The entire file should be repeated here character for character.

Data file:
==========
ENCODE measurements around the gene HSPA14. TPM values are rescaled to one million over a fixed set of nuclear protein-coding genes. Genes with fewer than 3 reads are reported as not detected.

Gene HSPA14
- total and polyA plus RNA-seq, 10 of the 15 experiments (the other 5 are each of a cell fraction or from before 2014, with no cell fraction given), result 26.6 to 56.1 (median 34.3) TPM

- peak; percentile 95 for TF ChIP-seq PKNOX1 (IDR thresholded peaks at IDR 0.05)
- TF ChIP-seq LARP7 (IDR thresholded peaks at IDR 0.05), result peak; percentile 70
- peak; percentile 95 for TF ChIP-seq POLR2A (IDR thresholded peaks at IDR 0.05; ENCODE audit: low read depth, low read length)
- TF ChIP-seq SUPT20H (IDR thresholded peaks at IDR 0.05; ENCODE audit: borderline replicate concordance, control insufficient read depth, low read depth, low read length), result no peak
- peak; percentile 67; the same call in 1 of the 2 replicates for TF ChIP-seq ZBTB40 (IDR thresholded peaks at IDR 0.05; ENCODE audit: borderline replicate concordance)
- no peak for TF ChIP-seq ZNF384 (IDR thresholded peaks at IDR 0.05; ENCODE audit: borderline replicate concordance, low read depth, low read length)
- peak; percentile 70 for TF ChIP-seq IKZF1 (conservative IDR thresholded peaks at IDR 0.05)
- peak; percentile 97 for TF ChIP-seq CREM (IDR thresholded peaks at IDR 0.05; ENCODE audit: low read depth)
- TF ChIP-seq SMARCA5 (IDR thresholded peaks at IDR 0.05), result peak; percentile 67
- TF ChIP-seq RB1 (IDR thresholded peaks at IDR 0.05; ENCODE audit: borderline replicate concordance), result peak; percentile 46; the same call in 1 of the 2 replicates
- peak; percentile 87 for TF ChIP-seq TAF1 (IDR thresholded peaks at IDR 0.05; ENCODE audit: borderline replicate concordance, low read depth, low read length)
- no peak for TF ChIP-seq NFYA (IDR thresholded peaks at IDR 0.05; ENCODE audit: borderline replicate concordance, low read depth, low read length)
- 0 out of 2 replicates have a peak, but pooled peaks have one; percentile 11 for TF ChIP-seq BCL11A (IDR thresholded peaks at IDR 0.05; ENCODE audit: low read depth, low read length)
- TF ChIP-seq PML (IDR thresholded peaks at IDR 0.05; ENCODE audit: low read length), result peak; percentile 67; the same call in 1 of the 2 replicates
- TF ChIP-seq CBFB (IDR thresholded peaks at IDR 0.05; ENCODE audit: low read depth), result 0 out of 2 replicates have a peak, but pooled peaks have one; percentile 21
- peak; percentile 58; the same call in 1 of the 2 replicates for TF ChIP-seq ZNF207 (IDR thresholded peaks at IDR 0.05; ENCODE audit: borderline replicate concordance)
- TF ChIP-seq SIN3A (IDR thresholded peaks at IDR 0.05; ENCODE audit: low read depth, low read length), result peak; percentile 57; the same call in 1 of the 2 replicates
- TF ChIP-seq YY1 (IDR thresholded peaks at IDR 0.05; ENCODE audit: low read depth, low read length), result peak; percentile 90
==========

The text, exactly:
ENCODE measurements around the gene HSPA14. TPM values are rescaled to one million over a fixed set of nuclear protein-coding genes. Genes with fewer than 3 reads are reported as not detected.

Gene HSPA14
- total and polyA plus RNA-seq, 10 of the 15 experiments (the other 5 are each of a cell fraction or from before 2014, with no cell fraction given), result 26.6 to 56.1 (median 34.3) TPM

- peak; percentile 95 for TF ChIP-seq PKNOX1 (IDR thresholded peaks at IDR 0.05)
- TF ChIP-seq LARP7 (IDR thresholded peaks at IDR 0.05), result peak; percentile 70
- peak; percentile 95 for TF ChIP-seq POLR2A (IDR thresholded peaks at IDR 0.05; ENCODE audit: low read depth, low read length)
- TF ChIP-seq SUPT20H (IDR thresholded peaks at IDR 0.05; ENCODE audit: borderline replicate concordance, control insufficient read depth, low read depth, low read length), result no peak
- peak; percentile 67; the same call in 1 of the 2 replicates for TF ChIP-seq ZBTB40 (IDR thresholded peaks at IDR 0.05; ENCODE audit: borderline replicate concordance)
- no peak for TF ChIP-seq ZNF384 (IDR thresholded peaks at IDR 0.05; ENCODE audit: borderline replicate concordance, low read depth, low read length)
- peak; percentile 70 for TF ChIP-seq IKZF1 (conservative IDR thresholded peaks at IDR 0.05)
- peak; percentile 97 for TF ChIP-seq CREM (IDR thresholded peaks at IDR 0.05; ENCODE audit: low read depth)
- TF ChIP-seq SMARCA5 (IDR thresholded peaks at IDR 0.05), result peak; percentile 67
- TF ChIP-seq RB1 (IDR thresholded peaks at IDR 0.05; ENCODE audit: borderline replicate concordance), result peak; percentile 46; the same call in 1 of the 2 replicates
- peak; percentile 87 for TF ChIP-seq TAF1 (IDR thresholded peaks at IDR 0.05; ENCODE audit: borderline replicate concordance, low read depth, low read length)
- no peak for TF ChIP-seq NFYA (IDR thresholded peaks at IDR 0.05; ENCODE audit: borderline replicate concordance, low read depth, low read length)
- 0 out of 2 replicates have a peak, but pooled peaks have one; percentile 11 for TF ChIP-seq BCL11A (IDR thresholded peaks at IDR 0.05; ENCODE audit: low read depth, low read length)
- TF ChIP-seq PML (IDR thresholded peaks at IDR 0.05; ENCODE audit: low read length), result peak; percentile 67; the same call in 1 of the 2 replicates
- TF ChIP-seq CBFB (IDR thresholded peaks at IDR 0.05; ENCODE audit: low read depth), result 0 out of 2 replicates have a peak, but pooled peaks have one; percentile 21
- peak; percentile 58; the same call in 1 of the 2 replicates for TF ChIP-seq ZNF207 (IDR thresholded peaks at IDR 0.05; ENCODE audit: borderline replicate concordance)
- TF ChIP-seq SIN3A (IDR thresholded peaks at IDR 0.05; ENCODE audit: low read depth, low read length), result peak; percentile 57; the same call in 1 of the 2 replicates
- TF ChIP-seq YY1 (IDR thresholded peaks at IDR 0.05; ENCODE audit: low read depth, low read length), result peak; percentile 90